Sester laughed. "I have a reason for everything I do, Avon. And I assure you, it is always creative."
"What do you want from me?"
"We haven't had a talk in quite a while."
"And here I thought that you had finally found a friend and would stop pestering me."
The psychostrategist smiled. Avon was not a friend, but he did consider him a worthy opponent. For a psychostrategist, that was much more important.
"How are you enjoying your additional free time?"
Avon gave a faint scowl. "I am using it to plan my escape."
Sester looked at Avon in shock. That was the last response he had expected. Sester began laughing. Avon was an entertaining opponent as well as a dangerous one.
"You knew that my psych-profile on you already told me that."
Avon smiled cynically. "Of course."
Of course, thought Sester. Yes, what are you up to, Avon.
"You realize that it will be very bad for you when I do find out," warned Sester.
"I wouldn't expect anything else. But as long as I am cooperating, you will do nothing."
Or appear to be cooperating. Very well, we will play this game for now, thought Sester.
"You have been manipulating our dear Federation President," said Sester.
"Haven't you been doing the same thing?" Avon countered.
Sester looked sharply at Avon. "She already knows that," he told him.
"You mean she saw through you."
"Yes," Sester smiled. "She actually threatened me."
Avon wondered. But does she know about me? Are those times with you, really only a charade, Servalan? A chance to live a dream which is not real? What are your real plans for me?
"But you already had what you wanted by then," said Avon.
"From her, yes."
"But not from me."
"That is only a matter of time, Avon."
"You will not tell her what I am doing?"
"Not as long as you serve my purposes."
What is that purpose? wondered Avon. He did not like the sounds of this.
"Now what were we talking about in our last conversation." Sester changed the topic.
They spoke for another hour. It was an enjoyable game of cat and mouse.
Sester got up from his chair and said, "Hold up your hands."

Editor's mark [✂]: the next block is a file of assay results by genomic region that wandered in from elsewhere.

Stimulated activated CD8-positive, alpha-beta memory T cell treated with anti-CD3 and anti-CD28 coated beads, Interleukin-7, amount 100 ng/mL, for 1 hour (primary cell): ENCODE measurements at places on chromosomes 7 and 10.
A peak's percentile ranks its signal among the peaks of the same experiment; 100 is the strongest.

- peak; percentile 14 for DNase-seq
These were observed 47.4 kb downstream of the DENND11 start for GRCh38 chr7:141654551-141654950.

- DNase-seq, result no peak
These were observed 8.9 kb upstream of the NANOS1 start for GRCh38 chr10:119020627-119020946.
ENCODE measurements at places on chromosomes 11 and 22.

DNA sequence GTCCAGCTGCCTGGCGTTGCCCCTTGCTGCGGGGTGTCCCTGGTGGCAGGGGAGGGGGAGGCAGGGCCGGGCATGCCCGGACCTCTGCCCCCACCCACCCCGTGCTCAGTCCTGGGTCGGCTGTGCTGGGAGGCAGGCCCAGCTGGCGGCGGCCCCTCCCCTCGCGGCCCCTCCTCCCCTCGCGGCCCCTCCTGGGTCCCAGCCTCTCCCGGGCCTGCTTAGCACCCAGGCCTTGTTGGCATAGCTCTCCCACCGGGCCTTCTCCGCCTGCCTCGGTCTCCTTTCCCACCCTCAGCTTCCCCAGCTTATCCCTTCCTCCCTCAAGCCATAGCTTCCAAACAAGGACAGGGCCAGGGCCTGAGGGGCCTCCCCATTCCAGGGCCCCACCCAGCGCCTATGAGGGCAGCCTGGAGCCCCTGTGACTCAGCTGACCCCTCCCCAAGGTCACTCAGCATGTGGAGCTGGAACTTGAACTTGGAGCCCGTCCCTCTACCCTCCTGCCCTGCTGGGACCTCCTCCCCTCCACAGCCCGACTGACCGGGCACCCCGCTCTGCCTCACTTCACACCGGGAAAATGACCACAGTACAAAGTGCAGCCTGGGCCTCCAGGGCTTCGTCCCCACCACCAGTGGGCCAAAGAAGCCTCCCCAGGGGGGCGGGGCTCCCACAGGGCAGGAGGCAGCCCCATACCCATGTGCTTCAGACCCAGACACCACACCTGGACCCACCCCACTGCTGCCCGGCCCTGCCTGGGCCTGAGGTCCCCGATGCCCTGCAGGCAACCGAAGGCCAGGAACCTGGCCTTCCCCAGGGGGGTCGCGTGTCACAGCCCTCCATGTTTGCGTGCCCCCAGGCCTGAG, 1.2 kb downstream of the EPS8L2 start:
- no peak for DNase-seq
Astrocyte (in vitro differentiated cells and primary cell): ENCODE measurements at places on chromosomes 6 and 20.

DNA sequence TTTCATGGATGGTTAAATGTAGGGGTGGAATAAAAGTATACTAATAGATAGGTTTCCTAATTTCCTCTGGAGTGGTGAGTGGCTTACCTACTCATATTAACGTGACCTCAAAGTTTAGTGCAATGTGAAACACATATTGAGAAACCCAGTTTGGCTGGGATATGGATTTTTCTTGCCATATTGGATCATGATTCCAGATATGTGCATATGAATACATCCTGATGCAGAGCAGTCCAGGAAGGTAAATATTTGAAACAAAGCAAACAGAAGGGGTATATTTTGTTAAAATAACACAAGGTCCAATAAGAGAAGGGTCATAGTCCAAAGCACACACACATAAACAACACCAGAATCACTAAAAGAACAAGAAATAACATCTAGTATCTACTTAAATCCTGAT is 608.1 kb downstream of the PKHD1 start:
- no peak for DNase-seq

Avon regarded him with suspicion but did as directed.
Sester took a set of keys from his jacket pocket and unlocked Avon's manacles.
"You don't have to wear these when you're in here anymore. They will be put back on whenever you leave the cell."
"More of your guidelines?" Avon said with a strong tone of sarcasm. "More of your manipulation?"
"Do not provoke me when I am extending you a freedom, Avon. I can change my mind and put them back on. And they will not come off again. Do you want me to do that?"
An hour of verbal battling with his enemy had almost made Avon forget that he was supposed to be cooperating. Sester left the cell and took the manacles with him.
Avon thought, As long as you and Servalan continue to play this game, that is all the chance I need. But I must be careful. I must continue to cooperate.
The new guidelines were proving to be very useful for him. As long as he was outwardly cooperating in everything, they would not return him to the isolation cell.
Avon had no illusions what they would do to him if they ever found out. But in the meantime, they had no proof he was planning anything. Even the admission to Sester proved nothing. It had been no real gamble. It had been impossible that Sester had not guessed that he was planning something.
This time I must win, thought Avon. I have to.
Avon found himself thinking of the Federation President. The only one being played was Servalan. For some reason this caused a brief feeling of regret. Avon shook his head. He refused to have these thoughts. The glimpses of the human being underneath the deadly snake were part of the illusion.